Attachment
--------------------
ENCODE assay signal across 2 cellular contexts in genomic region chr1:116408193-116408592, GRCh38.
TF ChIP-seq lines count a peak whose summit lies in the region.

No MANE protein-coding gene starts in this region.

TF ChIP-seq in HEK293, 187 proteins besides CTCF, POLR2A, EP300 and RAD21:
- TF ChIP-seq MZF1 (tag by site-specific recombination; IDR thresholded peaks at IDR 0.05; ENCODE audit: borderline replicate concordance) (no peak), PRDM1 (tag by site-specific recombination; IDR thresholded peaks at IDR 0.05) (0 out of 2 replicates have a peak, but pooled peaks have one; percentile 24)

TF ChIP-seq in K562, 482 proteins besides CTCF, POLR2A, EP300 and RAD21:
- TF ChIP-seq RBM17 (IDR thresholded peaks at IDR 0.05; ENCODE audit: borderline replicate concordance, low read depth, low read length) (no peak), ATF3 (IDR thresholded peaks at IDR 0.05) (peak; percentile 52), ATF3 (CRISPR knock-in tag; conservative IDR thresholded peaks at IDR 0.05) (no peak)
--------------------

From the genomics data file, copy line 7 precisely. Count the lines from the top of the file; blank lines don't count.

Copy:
- TF ChIP-seq RBM17 (IDR thresholded peaks at IDR 0.05; ENCODE audit: borderline replicate concordance, low read depth, low read length) (no peak), ATF3 (IDR thresholded peaks at IDR 0.05) (peak; percentile 52), ATF3 (CRISPR knock-in tag; conservative IDR thresholded peaks at IDR 0.05) (no peak)